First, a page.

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Tobacco Free plan proposed at Norfolk Town Board meeting


MASSENA - Benjamin R. Todd has already gotten the Massena Recreation Department to begin promoting his tobacco-free campaign, and now his efforts may be making their way toward Norfolk.

The signs that are being provided by Mr. Todd will soon be in place at Massena’s Alcoa Field, Bushnell Field, Springs Park and the Creative Playground on Danforth Place.

Through his talk with the Norfolk Town Board members Monday evening, he urged that they consider and at the least be aware of the dangers of tobacco use, in particular with youths.

Mr. Todd is the program coordinator of the St. Lawrence County Tobacco Free Community Partnership, and wanted the board to know of the possible steps they could take, some of which are already being considered in Albany County.

“What (Mr. Todd) is saying makes perfect sense. It seems to be a real growing health issue. Anything good like that, we will consider with our board. We have not discussed any information about it, but I’m sure it will be discussed in future meetings,” Councilman Robert J. Harvey said.

According to their Facebook page, the partnership aims to “work hard to decrease the social acceptability of tobacco use, and in turn, prevent our youth from ever being addicted to nicotine.”

Mr. Todd began his presentation rattling off countless statistics, mostly related to teen usage of tobacco and the harm that it causes.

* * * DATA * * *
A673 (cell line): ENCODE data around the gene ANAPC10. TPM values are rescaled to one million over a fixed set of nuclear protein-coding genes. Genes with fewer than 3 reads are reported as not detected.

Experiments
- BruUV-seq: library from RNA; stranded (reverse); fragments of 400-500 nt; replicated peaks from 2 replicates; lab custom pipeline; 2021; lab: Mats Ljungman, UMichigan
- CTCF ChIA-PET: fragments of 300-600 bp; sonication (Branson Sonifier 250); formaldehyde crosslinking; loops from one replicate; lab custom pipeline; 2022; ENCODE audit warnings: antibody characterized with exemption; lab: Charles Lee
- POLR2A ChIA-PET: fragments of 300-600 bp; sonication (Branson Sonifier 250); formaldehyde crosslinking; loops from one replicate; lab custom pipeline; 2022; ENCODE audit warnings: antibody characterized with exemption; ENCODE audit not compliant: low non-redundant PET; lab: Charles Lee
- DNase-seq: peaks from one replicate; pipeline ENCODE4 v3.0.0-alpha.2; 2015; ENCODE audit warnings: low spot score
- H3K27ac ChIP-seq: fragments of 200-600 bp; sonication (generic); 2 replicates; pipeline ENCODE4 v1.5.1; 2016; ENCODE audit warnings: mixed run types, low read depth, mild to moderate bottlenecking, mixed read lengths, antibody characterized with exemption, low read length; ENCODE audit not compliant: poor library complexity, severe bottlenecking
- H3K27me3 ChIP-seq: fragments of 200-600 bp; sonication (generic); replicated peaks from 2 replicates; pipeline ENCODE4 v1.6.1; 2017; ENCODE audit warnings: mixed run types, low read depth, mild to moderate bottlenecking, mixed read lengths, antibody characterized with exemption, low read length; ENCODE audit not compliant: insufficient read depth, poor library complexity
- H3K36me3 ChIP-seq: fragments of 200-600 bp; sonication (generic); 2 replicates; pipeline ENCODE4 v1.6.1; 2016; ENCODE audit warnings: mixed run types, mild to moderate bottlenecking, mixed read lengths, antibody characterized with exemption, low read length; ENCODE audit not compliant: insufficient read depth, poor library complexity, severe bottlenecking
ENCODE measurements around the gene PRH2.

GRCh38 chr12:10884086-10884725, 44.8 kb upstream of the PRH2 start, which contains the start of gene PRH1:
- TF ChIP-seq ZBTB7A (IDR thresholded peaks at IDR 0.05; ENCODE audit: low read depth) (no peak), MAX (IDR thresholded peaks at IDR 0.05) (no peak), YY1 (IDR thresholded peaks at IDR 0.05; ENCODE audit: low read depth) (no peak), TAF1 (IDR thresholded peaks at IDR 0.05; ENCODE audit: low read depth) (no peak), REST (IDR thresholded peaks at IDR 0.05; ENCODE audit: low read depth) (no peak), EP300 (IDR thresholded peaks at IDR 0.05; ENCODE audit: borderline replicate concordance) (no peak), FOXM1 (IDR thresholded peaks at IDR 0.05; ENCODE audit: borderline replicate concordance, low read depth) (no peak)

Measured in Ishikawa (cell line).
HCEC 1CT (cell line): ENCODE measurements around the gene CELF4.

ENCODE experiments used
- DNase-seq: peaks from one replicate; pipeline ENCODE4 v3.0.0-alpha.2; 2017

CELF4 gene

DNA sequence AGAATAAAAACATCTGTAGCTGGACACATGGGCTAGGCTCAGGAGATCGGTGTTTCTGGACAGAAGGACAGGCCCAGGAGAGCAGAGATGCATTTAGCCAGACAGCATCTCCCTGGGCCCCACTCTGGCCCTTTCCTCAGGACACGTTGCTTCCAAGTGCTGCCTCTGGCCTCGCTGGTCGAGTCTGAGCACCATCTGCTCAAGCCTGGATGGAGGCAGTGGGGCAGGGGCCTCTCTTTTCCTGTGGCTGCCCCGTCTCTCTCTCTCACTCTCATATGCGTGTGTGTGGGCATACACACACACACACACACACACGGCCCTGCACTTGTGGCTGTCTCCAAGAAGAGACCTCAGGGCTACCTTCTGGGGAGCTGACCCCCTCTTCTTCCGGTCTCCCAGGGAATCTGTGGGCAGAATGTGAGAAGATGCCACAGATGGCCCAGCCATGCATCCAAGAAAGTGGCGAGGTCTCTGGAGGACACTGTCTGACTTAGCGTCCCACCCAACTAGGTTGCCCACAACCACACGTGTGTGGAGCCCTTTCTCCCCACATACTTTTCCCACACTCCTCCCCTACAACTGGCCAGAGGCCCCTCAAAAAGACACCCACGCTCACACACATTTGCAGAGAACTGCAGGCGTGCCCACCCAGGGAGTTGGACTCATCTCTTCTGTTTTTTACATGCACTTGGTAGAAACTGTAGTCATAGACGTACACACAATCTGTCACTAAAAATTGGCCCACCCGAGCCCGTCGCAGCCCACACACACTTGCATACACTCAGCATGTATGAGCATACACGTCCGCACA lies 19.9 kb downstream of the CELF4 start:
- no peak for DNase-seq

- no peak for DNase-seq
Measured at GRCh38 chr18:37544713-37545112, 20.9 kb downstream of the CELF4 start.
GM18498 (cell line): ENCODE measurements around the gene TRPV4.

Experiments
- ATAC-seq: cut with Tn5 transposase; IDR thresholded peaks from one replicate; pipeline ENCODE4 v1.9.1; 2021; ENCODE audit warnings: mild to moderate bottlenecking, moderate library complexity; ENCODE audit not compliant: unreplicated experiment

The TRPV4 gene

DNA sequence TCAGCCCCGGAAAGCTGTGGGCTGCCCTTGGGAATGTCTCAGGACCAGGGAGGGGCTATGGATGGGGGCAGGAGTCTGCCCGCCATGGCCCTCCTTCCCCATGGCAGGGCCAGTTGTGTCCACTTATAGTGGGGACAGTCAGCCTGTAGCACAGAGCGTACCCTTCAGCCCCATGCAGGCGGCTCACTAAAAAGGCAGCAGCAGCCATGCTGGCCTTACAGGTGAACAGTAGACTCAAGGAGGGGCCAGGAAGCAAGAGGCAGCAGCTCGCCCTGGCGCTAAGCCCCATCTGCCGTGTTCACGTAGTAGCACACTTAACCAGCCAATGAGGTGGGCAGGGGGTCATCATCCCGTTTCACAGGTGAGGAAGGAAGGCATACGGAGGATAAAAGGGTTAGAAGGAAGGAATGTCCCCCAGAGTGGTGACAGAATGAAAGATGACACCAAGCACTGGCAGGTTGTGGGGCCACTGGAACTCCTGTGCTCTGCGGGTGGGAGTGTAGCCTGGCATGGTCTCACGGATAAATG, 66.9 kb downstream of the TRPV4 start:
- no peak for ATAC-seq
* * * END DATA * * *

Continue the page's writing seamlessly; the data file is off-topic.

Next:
“Close to 90 percent of current smokers started between the ages of 12 and 18. So, in other words, that’s the demographic we have to reach when it comes to prevention. Half of those people who began smoking, continue to smoke for 20 years after,” Mr. Todd said.

Mr. Todd was also largely critical of the tobacco marketing and how their methods have enticed youths to enter into the world of smoking. He noted that Nice N Easys in the St. Lawrence County area display “flavorful” cigars, and the tobacco companies are now selling cigarettes that resemble “5 gum” and other candy products, often catching the youthful eye.

He included a picture of a retailer in Norwood that sold their tobacco products conveniently right above the cases of soda and on the counter instead of behind the counter.

He pointed out some of the recent actions being considered in other areas of New York, helping the efforts to limit tobacco usage.

“There are some things that municipalities can do to address the issue. It’s not for me to decide, but I wanted to get you at least make you aware of the issue, make a note of it. It’s a little bit of an issue, especially in Norwood. You don’t really have an issue here in Norfolk, but we didn’t have an issue with (Norwood’s) retailers two years ago. It’s one of those things that continues to creep up,” Mr. Todd said.

“In Albany County, the county legislature is considering tobacco free pharmacies, which would exclude pharmacies from those retailers that have a tobacco license. In Massachusetts, they’ve already done that in 63 jurisdictions. So most of the state is covered by that. ... Another thing that comes up is zoning, saying that you can’t have a tobacco retailer within 500 feet of a school,” he said.

Other than the issues of young people becoming addicted to tobacco and marketing’s role in that, Mr. Todd also discussed the very high amount of money spent on health care directly caused by tobacco.

“The other issue that I think is important for the board to understand is the monetary costs associated with tobacco-related illnesses. Annually, New York state spends about $8 billion a year to treat these illnesses,” Mr. Todd explained.

The board will be considering Mr. Todd’s arguments and suggestions, and will be discussing them further at their next meeting in August.

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